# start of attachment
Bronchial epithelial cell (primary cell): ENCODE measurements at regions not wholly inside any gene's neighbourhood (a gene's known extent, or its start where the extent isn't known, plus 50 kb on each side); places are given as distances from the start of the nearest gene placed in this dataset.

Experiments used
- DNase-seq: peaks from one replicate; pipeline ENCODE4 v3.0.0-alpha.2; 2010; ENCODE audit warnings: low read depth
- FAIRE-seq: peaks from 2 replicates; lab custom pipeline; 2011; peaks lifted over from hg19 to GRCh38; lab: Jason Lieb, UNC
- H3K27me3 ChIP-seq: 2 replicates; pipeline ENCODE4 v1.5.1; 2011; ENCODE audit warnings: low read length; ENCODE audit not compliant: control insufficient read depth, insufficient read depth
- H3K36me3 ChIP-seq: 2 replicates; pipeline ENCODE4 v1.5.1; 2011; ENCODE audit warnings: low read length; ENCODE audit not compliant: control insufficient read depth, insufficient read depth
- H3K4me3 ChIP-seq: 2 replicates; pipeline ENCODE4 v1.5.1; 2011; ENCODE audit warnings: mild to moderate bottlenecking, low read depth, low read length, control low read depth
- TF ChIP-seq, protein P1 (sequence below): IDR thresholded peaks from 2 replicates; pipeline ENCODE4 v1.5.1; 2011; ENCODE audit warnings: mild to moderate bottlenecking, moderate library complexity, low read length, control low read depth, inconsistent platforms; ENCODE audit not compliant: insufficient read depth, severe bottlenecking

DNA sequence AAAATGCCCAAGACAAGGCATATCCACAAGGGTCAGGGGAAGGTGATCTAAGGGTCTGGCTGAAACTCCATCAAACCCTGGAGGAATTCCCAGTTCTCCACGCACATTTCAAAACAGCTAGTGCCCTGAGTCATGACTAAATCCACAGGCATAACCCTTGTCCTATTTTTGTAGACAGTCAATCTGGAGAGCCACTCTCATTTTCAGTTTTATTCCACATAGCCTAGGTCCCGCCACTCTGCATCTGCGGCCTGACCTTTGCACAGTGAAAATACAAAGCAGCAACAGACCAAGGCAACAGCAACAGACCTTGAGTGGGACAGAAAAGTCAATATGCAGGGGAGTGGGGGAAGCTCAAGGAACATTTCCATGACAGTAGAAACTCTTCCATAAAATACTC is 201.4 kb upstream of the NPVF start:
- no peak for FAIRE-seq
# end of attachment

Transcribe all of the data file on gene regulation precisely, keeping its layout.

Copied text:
Bronchial epithelial cell (primary cell): ENCODE measurements at regions not wholly inside any gene's neighbourhood (a gene's known extent, or its start where the extent isn't known, plus 50 kb on each side); places are given as distances from the start of the nearest gene placed in this dataset.

Experiments used
- DNase-seq: peaks from one replicate; pipeline ENCODE4 v3.0.0-alpha.2; 2010; ENCODE audit warnings: low read depth
- FAIRE-seq: peaks from 2 replicates; lab custom pipeline; 2011; peaks lifted over from hg19 to GRCh38; lab: Jason Lieb, UNC
- H3K27me3 ChIP-seq: 2 replicates; pipeline ENCODE4 v1.5.1; 2011; ENCODE audit warnings: low read length; ENCODE audit not compliant: control insufficient read depth, insufficient read depth
- H3K36me3 ChIP-seq: 2 replicates; pipeline ENCODE4 v1.5.1; 2011; ENCODE audit warnings: low read length; ENCODE audit not compliant: control insufficient read depth, insufficient read depth
- H3K4me3 ChIP-seq: 2 replicates; pipeline ENCODE4 v1.5.1; 2011; ENCODE audit warnings: mild to moderate bottlenecking, low read depth, low read length, control low read depth
- TF ChIP-seq, protein P1 (sequence below): IDR thresholded peaks from 2 replicates; pipeline ENCODE4 v1.5.1; 2011; ENCODE audit warnings: mild to moderate bottlenecking, moderate library complexity, low read length, control low read depth, inconsistent platforms; ENCODE audit not compliant: insufficient read depth, severe bottlenecking

DNA sequence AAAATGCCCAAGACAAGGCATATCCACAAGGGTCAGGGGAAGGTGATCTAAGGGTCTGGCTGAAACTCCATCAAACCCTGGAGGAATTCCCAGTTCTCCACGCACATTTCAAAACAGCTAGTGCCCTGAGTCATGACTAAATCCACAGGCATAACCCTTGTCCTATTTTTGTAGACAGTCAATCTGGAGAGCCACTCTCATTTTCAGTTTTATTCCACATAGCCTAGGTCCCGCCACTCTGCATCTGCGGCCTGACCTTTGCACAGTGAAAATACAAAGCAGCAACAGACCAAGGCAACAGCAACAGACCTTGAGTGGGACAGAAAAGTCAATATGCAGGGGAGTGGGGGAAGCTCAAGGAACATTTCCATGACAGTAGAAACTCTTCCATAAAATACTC is 201.4 kb upstream of the NPVF start:
- no peak for FAIRE-seq